The Department of Materials Science and Engineering is leading a new nuclear science training program for junior faculty members at UC Davis. The Advancing Scientific Careers to Enhance Nuclear Technologies (ASCENT) is a three-year $450,000 program funded by the Nuclear Regulatory Commission. The goal of this program is to encourage junior faculty in their first four years to expand their research in nuclear science.
ASCENT supports two faculty members in engineering or physical sciences for developing research activities in nuclear science, mentoring graduate students and also provides travel funds to visit national laboratories and attend professional meetings.
In addition, as part of this program, UC Davis will invite distinguished speakers to campus and collaborate with the Designated Emphasis in Nuclear Science program to host an annual research symposium, which will feature the work performed by the faculty members and their graduate students.
“It’s fairly ambitious,” said professor and chair Jeff Gibeling, who is the PI on the grant. “We’re trying to have a presence on campus, as well as trying to grow our faculty’s reputation in the nuclear science community.”
Kukreja studies methods to manipulate magnetism in nanomaterials at femtosecond (1x10-15 second) timescales. She uses x-rays to better understand the magnetic and electronic properties of materials and how they change when exposed to external stimuli. Her goal is to manipulate these properties for applications in next generation computing devices. She was the first hire after the Department of Materials Science and Engineering’s inception in 2016.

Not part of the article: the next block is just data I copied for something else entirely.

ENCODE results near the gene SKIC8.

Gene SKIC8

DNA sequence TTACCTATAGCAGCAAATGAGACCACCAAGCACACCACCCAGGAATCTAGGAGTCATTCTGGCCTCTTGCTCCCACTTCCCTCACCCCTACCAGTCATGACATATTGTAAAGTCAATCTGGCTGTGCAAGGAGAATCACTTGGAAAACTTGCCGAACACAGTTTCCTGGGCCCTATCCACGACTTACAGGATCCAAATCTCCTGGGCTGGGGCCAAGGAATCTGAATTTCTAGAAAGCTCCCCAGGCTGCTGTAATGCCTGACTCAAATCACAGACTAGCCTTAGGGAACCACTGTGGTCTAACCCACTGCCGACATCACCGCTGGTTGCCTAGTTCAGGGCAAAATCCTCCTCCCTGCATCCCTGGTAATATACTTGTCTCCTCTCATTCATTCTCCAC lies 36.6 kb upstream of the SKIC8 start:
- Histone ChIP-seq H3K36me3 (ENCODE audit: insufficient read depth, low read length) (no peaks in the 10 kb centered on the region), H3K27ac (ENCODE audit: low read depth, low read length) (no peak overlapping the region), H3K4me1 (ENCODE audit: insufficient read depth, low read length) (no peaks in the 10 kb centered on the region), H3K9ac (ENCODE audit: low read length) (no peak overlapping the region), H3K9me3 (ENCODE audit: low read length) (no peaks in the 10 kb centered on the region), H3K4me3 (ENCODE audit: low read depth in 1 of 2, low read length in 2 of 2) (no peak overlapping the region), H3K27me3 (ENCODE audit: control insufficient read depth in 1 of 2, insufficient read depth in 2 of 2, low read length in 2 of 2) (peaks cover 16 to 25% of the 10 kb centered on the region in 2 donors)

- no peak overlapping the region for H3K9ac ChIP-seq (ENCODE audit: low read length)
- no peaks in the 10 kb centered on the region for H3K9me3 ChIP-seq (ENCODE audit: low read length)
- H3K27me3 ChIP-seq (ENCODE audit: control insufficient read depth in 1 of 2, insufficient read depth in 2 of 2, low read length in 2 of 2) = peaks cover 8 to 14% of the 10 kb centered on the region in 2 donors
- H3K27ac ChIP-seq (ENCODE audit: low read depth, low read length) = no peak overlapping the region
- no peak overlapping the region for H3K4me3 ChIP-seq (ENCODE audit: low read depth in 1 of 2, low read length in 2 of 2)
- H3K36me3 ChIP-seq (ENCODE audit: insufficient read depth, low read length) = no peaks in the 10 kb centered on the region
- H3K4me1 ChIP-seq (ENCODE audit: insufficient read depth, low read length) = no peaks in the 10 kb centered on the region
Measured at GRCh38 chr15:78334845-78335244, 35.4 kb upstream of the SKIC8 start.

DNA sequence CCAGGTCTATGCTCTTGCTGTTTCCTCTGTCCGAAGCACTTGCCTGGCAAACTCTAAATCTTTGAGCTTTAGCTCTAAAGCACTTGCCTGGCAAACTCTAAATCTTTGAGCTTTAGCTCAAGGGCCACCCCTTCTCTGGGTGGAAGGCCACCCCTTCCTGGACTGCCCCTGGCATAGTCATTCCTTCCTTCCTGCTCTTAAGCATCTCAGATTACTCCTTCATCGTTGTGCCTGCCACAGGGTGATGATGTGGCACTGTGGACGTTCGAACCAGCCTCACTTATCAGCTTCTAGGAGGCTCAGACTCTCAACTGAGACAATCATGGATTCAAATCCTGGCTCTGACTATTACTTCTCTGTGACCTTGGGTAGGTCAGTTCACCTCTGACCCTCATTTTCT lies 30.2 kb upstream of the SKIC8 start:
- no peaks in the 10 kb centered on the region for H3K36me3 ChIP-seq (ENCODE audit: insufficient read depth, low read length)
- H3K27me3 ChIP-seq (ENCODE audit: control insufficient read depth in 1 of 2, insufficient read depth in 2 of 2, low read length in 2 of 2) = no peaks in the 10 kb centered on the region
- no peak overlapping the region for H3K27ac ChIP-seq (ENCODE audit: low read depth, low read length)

“In this program, I will focus on understanding microscopic effects of radiation damage immediately after impact and correlating them with longer timescales,” she said.
Though he is a chemist by training, Velázquez also studies materials properties. He works to characterize the physiochemical properties of low-dimensional materials like monolayers, bilayers, nanocrystalline thin films and free-standing mesoporous monoliths. He also joined UC Davis in 2016 as a member of the Department of Chemistry.
Over the next year, Kukreja and Velázquez will expand their research into the area of nuclear science, specifically understanding the effects of radiation exposure in nanomaterials, and will also work together to develop a new graduate-level course for the university’s designated emphasis in nuclear science.
As both are in their fourth year, and will no longer be eligible after this year, internal recruitment for the next two years of the ASCENT program is open now. The new faculty members will start on July 1, 2020. Contact Jeff Gibeling at email@example.com for details.
“UC Davis is an ideal place for this program because of the Crocker Nuclear Laboratory and McClellan Nuclear Research Center on campus that enable our faculty and their students to do fundamental science in this area,” said Gibeling.